HistoryThe first Rockefeller Center Christmas tree was put up in 1931 by construction workers building the complex, and the first formal Rockefeller Center tree-lighting ceremony took place in 1933. Today, the Rockefeller Center Christmas tree is the biggest, brightest, and most famous evergreen in the U.S.
The TreeEvery year, the manager of the Rockefeller Center gardens searches for the perfect tree. Trees have been shipped from as far away as Ottawa, Canada. The chosen evergreen tends to be between 75' and 100' tall and is decorated with 30,000+ lights. The holiday season in New York officially begins with the tree lighting ceremony in Rockefeller Center shortly after Thanksgiving and the tree usually stays lit through early January. See photos of the Rockefeller Center Christmas Tree.
Festive DecorationsThe Christmas tree is only the centerpiece of Rockefeller Center at Christmas. Among the other holiday decorations are the herald angels, wire-sculpted angel figures that have decorated Rockefeller Center during the holidays since 1954. The holiday lights and the picturesque ice skaters also add to the festive scene at Rockefeller Center every holiday season. See photos of the Rockefeller Center Christmas decorations.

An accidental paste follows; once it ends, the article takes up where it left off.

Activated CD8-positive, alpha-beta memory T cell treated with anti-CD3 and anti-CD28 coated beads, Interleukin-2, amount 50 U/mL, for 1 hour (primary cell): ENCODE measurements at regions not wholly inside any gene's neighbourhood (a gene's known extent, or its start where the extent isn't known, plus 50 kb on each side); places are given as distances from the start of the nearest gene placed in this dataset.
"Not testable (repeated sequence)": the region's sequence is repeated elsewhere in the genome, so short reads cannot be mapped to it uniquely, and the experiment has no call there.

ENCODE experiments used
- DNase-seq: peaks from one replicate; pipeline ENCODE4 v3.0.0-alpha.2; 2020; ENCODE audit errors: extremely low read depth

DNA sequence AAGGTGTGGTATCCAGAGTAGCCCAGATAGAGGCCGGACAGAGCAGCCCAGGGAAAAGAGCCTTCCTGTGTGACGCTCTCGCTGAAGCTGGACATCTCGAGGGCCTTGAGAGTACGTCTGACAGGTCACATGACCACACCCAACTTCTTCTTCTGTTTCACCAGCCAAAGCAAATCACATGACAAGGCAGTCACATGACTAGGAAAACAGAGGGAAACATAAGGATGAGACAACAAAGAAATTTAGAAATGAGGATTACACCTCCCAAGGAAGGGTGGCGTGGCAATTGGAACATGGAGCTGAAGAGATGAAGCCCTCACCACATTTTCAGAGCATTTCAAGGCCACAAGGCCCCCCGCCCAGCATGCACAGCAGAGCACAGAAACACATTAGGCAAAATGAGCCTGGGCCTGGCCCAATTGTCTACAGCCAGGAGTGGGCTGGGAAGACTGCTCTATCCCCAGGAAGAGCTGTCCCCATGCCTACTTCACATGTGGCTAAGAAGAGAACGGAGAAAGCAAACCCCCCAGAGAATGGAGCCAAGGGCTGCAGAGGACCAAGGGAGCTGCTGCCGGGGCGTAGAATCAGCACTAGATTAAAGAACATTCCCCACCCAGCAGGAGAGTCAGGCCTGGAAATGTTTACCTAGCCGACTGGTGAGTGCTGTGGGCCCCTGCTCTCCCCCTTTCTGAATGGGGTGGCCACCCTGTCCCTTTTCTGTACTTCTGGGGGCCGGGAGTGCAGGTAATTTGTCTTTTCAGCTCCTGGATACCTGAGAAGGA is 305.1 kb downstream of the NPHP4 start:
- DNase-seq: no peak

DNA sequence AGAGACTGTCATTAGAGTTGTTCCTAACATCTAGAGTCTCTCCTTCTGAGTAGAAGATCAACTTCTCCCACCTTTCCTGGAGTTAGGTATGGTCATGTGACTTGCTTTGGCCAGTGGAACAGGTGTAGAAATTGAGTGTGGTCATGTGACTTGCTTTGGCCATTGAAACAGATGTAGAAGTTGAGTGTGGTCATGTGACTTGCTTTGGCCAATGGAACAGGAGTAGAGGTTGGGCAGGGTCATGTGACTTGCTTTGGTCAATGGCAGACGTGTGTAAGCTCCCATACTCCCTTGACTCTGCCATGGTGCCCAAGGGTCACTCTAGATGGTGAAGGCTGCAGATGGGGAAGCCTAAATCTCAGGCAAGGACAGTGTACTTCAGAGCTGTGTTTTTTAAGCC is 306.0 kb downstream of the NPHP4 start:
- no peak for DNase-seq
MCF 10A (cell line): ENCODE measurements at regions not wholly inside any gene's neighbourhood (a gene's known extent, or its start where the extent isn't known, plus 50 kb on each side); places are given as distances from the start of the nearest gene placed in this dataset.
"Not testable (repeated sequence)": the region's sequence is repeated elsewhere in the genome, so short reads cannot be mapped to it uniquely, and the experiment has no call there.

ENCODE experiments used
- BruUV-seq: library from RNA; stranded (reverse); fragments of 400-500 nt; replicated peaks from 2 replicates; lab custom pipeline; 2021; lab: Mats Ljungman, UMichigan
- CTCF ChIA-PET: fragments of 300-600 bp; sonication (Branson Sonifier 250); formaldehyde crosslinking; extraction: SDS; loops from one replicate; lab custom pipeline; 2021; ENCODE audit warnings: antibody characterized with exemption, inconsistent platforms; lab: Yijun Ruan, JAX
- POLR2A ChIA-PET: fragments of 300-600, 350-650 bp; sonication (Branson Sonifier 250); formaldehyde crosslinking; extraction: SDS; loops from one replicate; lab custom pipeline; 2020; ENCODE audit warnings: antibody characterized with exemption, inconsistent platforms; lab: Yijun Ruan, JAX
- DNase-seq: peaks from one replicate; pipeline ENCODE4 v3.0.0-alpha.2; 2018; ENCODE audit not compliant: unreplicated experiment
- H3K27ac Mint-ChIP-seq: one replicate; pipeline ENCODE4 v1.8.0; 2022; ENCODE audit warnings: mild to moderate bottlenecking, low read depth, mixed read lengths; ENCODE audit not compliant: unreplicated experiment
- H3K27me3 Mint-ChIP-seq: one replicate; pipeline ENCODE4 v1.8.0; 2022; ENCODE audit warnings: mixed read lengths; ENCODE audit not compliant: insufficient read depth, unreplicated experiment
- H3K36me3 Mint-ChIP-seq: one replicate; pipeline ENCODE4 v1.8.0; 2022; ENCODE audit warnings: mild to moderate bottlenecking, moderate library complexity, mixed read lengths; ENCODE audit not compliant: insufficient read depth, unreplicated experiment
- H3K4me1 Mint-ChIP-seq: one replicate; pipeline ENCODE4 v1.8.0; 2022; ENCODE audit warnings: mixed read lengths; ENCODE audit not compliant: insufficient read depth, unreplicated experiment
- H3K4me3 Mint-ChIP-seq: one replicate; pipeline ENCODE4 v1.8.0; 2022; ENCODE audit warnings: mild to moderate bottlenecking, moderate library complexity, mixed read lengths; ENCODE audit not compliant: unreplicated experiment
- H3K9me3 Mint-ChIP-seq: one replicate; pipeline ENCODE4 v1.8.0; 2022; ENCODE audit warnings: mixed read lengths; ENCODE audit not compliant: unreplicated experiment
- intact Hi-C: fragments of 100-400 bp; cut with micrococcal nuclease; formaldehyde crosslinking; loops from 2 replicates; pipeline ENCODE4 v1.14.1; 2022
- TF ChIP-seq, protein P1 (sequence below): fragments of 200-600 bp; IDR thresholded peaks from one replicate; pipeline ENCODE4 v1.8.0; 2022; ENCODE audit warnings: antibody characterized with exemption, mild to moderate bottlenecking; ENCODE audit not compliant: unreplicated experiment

Great Rockefeller Center Christmas Gift IdeasThe Art of Rockefeller Center by Christine Roussel -- This full-color art guide provides an in-depth look at the art and architecture of Rockefeller Center. Also available in paperback.
Redbird at Rockefeller Center by Peter Maloney and Felicia Zekauskas -- Kids will love this beautifully illustrated story about tiny Redbird, who wakes up in Rockefeller Center after the giant spruce he calls home is transported to New York for the holidays.
The Rockefeller Center Christmas Tree by Nancy Armstrong -- Read all about the history and lore of the world's most famous Christmas tree.
Rockefeller Center 1932 (Resting on a Girder) by Ebbets -- Display an art print of the iconic photograph by Ebbets that depicts 1932 construction workers napping on a girder dangling high above Rockefeller Center.